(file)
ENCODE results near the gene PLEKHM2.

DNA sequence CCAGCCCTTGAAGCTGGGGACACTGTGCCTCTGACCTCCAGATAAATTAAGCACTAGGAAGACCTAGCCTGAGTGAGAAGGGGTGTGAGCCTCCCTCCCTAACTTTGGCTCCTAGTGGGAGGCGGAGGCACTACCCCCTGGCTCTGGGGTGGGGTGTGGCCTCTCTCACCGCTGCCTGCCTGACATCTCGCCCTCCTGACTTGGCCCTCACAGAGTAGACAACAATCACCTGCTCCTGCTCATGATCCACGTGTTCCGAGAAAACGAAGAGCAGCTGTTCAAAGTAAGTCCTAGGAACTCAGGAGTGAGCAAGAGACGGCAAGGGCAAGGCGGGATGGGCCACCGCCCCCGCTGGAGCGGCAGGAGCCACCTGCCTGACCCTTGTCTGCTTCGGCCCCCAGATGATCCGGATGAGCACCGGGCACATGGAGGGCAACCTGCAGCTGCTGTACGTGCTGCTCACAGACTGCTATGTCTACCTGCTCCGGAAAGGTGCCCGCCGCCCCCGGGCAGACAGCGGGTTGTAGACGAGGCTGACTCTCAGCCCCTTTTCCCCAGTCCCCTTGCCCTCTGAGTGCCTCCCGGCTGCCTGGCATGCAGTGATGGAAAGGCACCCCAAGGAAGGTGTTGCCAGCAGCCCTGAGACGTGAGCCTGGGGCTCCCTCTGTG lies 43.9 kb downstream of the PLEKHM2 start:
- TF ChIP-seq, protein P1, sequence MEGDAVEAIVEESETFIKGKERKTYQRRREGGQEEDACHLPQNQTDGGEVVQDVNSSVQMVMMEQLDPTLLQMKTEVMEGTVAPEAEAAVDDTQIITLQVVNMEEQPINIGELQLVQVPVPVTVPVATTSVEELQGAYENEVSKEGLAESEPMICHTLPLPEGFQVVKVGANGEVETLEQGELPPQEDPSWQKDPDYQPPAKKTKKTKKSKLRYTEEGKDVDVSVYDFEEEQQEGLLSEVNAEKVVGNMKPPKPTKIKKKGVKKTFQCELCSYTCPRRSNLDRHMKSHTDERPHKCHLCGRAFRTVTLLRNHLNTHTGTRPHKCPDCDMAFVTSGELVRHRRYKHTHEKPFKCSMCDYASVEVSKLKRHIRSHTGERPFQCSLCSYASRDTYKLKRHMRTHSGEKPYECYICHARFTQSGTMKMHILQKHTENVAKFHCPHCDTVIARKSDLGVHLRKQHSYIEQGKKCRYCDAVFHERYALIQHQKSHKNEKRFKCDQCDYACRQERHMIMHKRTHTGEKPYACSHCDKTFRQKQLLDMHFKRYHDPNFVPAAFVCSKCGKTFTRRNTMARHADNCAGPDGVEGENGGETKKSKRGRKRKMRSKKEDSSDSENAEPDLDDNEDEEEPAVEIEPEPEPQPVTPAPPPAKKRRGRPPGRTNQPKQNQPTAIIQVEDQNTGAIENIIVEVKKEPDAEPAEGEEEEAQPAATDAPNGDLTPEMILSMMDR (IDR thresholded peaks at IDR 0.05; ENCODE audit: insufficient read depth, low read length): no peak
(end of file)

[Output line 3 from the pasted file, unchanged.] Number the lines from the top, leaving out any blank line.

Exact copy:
- TF ChIP-seq, protein P1, sequence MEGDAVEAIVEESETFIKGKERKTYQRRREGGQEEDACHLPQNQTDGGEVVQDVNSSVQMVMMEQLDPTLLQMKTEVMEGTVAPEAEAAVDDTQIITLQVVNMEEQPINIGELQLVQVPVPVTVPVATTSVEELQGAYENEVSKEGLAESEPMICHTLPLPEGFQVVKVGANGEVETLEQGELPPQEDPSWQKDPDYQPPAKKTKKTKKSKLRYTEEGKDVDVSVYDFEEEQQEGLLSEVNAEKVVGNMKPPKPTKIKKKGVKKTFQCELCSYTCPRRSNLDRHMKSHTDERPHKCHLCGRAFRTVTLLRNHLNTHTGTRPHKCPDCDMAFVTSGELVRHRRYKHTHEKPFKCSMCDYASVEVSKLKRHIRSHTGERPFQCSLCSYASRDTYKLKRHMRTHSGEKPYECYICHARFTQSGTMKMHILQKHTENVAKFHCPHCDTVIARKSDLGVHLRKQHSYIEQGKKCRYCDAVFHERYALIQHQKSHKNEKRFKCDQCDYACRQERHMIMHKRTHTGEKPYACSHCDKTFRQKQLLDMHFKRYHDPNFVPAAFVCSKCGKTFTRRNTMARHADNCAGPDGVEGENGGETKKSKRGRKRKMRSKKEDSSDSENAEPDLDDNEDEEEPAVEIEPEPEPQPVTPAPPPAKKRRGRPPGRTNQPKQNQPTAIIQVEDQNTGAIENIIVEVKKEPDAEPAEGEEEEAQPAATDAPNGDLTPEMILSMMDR (IDR thresholded peaks at IDR 0.05; ENCODE audit: insufficient read depth, low read length): no peak